Everyone from Wall Street analysts and short-sellers to big oil companies and my next-door neighbor have questioned solar power. And this Fool has written countless (OK, you could probably count them) articles trying to educate Foolish investors on how solar stacks up against traditional energy, how much it really costs and where the industry is headed.
Not enough to convince you? I can see that skeptical look in your eye. How about if I told you some of the biggest players in oil were making some of the biggest bets on the solar industry. It's no longer just venture capitalists looking for a home run or tree huggers who want to save the world who are investing in solar power. It's time to admit the threat to fossil fuels is real.
Big Oil and solar
Some Big Oil companies such as ExxonMobil dismissed solar power a long time ago as an energy source that wouldn't amount to anything. But some major oil producers are starting to put some serious dough behind the future of solar power.
BP (NYSE: BP ) has been slowly building BP Solar for years but has had a hard time completely jumping in. 2010 was something of a turning point though when the company announced it was increasing capacity at its joint venture manufacturing facility with Tata Power in India and signed a supply agreement with JA Solar (Nasdaq: JASO ) . BP isn't a big player yet, but the foundation is there.
Total recently gave the solar sector its biggest thumbs-up with a purchase of 60% of SunPower's shares. Combined with a $1 billion credit facility, Total's investment in the solar efficiency leader is $2.4 billion, an endorsement of solar if I've ever seen one.
Not only are Big Oil companies buying into solar, so are some classic traditional energy generators.
Big electricity and solar
Some of the biggest beneficiaries of the buildout of traditional energy generation sources are also making bets on solar.
General Electric (NYSE: GE ) , which builds and supplies natural gas and nuclear plants, is investing $600 million to expand its solar panel capacity. The 400 MW plant won't get the company close to First Solar's (Nasdaq: FSLR ) leading thin-film position, but its 12.8% efficiency could challenge the solar giant.
NRG Energy (NYSE: NRG ) has also made a number of bets on solar, and after it wrote off its nuclear plant in the U.S., this will become a larger portion of the company's future. The company is investing up to $450 million and $800 million of equity in the California Valley Solar Ranch and Agua Caliente solar developments, respectively. When your main business is electricity generation with fossil fuels, that's a big bet on solar.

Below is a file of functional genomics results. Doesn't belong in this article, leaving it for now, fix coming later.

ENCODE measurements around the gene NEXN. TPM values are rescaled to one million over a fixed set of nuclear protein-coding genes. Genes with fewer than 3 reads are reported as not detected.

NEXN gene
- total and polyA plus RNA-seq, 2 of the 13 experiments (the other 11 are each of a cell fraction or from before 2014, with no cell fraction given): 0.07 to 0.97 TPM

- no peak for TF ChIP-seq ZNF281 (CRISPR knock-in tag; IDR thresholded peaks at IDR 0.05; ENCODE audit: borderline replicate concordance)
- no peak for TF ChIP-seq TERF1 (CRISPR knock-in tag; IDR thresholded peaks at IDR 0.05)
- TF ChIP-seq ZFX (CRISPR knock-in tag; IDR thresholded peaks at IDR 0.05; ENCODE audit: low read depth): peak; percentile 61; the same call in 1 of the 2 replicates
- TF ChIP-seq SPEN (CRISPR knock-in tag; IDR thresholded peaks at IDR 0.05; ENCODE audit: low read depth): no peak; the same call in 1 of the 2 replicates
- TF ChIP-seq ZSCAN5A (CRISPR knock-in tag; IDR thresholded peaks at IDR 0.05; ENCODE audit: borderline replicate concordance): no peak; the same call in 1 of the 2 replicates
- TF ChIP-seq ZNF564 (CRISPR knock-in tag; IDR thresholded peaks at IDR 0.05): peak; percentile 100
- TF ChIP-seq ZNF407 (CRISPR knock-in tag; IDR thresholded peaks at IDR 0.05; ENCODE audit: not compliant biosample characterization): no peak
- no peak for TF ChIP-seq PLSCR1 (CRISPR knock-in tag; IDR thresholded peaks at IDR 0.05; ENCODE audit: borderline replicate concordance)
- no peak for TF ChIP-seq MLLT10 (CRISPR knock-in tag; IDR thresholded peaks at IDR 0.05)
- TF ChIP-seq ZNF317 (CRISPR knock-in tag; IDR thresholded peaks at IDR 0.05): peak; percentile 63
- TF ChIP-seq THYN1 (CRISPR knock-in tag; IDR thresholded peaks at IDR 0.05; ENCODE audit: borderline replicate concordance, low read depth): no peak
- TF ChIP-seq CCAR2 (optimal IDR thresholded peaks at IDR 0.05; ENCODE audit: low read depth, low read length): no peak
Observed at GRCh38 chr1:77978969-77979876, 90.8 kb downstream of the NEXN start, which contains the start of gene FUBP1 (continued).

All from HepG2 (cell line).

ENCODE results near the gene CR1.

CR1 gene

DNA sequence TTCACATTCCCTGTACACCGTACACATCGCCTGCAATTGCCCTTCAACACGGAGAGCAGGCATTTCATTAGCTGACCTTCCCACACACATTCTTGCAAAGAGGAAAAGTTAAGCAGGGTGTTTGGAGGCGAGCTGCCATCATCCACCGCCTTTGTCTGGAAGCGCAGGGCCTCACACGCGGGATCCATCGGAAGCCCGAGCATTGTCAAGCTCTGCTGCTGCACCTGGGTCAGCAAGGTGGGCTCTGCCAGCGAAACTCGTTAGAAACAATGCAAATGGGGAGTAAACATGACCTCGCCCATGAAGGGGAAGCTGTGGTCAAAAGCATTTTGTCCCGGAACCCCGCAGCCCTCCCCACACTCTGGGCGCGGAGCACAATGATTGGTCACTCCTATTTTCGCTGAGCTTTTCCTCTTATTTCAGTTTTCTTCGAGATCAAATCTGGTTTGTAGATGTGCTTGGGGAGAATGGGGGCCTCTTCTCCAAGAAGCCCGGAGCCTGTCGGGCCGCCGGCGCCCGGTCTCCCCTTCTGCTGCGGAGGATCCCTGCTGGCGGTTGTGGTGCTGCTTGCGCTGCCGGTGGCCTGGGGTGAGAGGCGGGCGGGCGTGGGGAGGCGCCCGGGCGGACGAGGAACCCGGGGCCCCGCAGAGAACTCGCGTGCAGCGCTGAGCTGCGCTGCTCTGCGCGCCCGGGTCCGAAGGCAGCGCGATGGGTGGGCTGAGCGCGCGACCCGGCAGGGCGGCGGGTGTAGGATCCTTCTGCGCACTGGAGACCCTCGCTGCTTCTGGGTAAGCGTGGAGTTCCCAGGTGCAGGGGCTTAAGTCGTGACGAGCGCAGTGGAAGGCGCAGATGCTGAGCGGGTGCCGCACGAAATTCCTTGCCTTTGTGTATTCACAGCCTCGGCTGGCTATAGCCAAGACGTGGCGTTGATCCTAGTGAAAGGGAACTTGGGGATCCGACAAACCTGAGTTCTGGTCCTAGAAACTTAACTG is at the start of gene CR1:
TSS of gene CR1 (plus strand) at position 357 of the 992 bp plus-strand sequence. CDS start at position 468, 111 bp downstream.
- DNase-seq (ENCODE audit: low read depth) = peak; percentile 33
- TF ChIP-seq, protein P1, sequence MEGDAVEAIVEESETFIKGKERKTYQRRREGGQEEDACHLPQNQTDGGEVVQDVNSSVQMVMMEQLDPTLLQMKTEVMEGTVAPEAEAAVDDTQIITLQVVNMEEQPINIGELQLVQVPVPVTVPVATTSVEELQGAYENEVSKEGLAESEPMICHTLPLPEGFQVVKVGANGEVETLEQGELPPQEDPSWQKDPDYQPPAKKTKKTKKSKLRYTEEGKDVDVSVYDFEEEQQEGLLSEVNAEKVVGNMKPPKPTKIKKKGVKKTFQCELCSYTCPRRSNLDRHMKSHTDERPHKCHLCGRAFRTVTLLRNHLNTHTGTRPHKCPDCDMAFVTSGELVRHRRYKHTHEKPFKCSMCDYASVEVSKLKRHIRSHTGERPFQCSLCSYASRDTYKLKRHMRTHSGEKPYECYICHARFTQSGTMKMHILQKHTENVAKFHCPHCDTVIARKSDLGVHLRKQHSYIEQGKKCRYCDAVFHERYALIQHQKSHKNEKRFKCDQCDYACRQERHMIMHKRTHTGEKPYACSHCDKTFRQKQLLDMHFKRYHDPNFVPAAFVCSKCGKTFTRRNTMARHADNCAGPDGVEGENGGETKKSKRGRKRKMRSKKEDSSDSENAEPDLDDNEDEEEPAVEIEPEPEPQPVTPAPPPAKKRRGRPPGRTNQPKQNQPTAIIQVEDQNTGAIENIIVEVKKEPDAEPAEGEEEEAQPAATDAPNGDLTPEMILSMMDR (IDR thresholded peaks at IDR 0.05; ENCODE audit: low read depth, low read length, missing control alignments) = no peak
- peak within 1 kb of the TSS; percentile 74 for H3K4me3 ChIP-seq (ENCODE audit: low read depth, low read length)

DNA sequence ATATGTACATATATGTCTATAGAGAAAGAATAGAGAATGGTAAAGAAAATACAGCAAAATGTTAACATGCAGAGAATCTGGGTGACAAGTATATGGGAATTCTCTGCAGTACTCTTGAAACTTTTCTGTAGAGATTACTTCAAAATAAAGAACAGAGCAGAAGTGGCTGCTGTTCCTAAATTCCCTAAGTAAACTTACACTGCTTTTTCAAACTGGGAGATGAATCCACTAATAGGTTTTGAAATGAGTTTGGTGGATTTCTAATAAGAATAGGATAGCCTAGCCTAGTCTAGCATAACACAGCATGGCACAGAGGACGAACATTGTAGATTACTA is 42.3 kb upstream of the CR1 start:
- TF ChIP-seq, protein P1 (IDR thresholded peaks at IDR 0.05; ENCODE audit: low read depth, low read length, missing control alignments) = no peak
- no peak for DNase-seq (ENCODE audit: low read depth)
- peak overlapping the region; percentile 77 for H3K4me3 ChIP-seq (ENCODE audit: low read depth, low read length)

All of that was a warmup
So BP, Total, GE and NRG don't have you convinced? And $4.25 billion in investments from three of them isn't enough? How about if the country who has the most to gain from oil production put its weight behind solar power? It would be like the United States ignoring our plentiful reserves of natural gas and coal and saying to the rest of the world, "You suckers can buy it; we're building solar."
The country making that statement is Saudi Arabia, which happens to be oil rich and solar rich all at the same time. This week, the country announced it was planning to build 5 GW of solar power and invest "at least $100 billion into clean energy resources." That is a giant investment for a country that already has abundant energy sources within its own borders. But looking into the future, Saudi Arabia wants to be an energy exporter of solar as well as oil.
Oil Minister Ali al-Naimi cited the country's ability to "meet more than four times global demand for electricity" with solar power as a driving factor. If that sounds impossible, check out my analysis of how the U.S. has the potential to provide more than 250% of its electricity needs from the tiny Mojave Desert alone.
If the big money in energy is finally starting to get onboard, it's probably time to give solar a closer look. GT Solar (Nasdaq: SOLR ) is this Fool's top pick in the sector right now, but manufacturers such as LDK Solar (NYSE: LDK ) and ReneSola (NYSE: SOL ) will also reward investors with high growth rates and low valuations.
What company do you think will benefit from solar's emergence over the next five years? Leave your pick in our comments section below.